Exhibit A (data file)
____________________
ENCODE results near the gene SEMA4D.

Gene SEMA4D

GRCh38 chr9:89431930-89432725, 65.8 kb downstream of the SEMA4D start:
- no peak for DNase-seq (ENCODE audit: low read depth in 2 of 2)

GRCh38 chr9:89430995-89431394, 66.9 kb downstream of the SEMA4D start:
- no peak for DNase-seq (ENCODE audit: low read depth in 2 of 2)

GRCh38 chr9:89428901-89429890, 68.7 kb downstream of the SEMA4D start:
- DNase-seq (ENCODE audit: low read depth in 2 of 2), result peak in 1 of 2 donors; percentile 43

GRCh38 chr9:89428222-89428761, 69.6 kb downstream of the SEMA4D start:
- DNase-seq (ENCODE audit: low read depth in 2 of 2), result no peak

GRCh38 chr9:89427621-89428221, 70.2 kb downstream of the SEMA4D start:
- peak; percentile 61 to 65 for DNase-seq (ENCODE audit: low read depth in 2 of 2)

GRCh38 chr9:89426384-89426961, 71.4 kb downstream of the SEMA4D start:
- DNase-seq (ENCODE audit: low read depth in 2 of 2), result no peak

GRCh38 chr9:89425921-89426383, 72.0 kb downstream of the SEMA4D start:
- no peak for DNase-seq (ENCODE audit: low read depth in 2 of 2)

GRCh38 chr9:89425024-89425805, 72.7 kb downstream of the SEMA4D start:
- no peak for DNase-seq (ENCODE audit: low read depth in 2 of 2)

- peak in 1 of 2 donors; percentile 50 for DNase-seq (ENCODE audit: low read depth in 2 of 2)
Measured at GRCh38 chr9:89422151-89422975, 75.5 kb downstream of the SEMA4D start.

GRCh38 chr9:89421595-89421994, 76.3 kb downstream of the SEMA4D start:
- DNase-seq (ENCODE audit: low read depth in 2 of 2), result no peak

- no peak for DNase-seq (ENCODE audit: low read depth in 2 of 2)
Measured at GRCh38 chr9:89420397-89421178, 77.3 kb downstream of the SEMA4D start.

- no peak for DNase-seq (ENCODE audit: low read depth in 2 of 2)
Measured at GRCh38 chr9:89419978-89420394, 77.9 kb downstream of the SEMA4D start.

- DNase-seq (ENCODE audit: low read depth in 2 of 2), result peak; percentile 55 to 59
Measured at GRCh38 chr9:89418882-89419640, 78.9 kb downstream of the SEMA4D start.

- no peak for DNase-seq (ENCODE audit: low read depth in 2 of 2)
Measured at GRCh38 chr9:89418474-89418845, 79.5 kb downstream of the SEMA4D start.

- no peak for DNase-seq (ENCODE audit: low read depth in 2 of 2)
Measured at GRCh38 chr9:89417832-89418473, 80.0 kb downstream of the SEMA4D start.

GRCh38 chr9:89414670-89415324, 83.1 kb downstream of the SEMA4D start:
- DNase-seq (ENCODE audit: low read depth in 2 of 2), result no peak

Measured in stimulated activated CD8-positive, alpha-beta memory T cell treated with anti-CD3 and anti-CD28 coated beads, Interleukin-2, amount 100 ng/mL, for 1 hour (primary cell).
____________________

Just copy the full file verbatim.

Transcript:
ENCODE results near the gene SEMA4D.

Gene SEMA4D

GRCh38 chr9:89431930-89432725, 65.8 kb downstream of the SEMA4D start:
- no peak for DNase-seq (ENCODE audit: low read depth in 2 of 2)

GRCh38 chr9:89430995-89431394, 66.9 kb downstream of the SEMA4D start:
- no peak for DNase-seq (ENCODE audit: low read depth in 2 of 2)

GRCh38 chr9:89428901-89429890, 68.7 kb downstream of the SEMA4D start:
- DNase-seq (ENCODE audit: low read depth in 2 of 2), result peak in 1 of 2 donors; percentile 43

GRCh38 chr9:89428222-89428761, 69.6 kb downstream of the SEMA4D start:
- DNase-seq (ENCODE audit: low read depth in 2 of 2), result no peak

GRCh38 chr9:89427621-89428221, 70.2 kb downstream of the SEMA4D start:
- peak; percentile 61 to 65 for DNase-seq (ENCODE audit: low read depth in 2 of 2)

GRCh38 chr9:89426384-89426961, 71.4 kb downstream of the SEMA4D start:
- DNase-seq (ENCODE audit: low read depth in 2 of 2), result no peak

GRCh38 chr9:89425921-89426383, 72.0 kb downstream of the SEMA4D start:
- no peak for DNase-seq (ENCODE audit: low read depth in 2 of 2)

GRCh38 chr9:89425024-89425805, 72.7 kb downstream of the SEMA4D start:
- no peak for DNase-seq (ENCODE audit: low read depth in 2 of 2)

- peak in 1 of 2 donors; percentile 50 for DNase-seq (ENCODE audit: low read depth in 2 of 2)
Measured at GRCh38 chr9:89422151-89422975, 75.5 kb downstream of the SEMA4D start.

GRCh38 chr9:89421595-89421994, 76.3 kb downstream of the SEMA4D start:
- DNase-seq (ENCODE audit: low read depth in 2 of 2), result no peak

- no peak for DNase-seq (ENCODE audit: low read depth in 2 of 2)
Measured at GRCh38 chr9:89420397-89421178, 77.3 kb downstream of the SEMA4D start.

- no peak for DNase-seq (ENCODE audit: low read depth in 2 of 2)
Measured at GRCh38 chr9:89419978-89420394, 77.9 kb downstream of the SEMA4D start.

- DNase-seq (ENCODE audit: low read depth in 2 of 2), result peak; percentile 55 to 59
Measured at GRCh38 chr9:89418882-89419640, 78.9 kb downstream of the SEMA4D start.

- no peak for DNase-seq (ENCODE audit: low read depth in 2 of 2)
Measured at GRCh38 chr9:89418474-89418845, 79.5 kb downstream of the SEMA4D start.

- no peak for DNase-seq (ENCODE audit: low read depth in 2 of 2)
Measured at GRCh38 chr9:89417832-89418473, 80.0 kb downstream of the SEMA4D start.

GRCh38 chr9:89414670-89415324, 83.1 kb downstream of the SEMA4D start:
- DNase-seq (ENCODE audit: low read depth in 2 of 2), result no peak

Measured in stimulated activated CD8-positive, alpha-beta memory T cell treated with anti-CD3 and anti-CD28 coated beads, Interleukin-2, amount 100 ng/mL, for 1 hour (primary cell).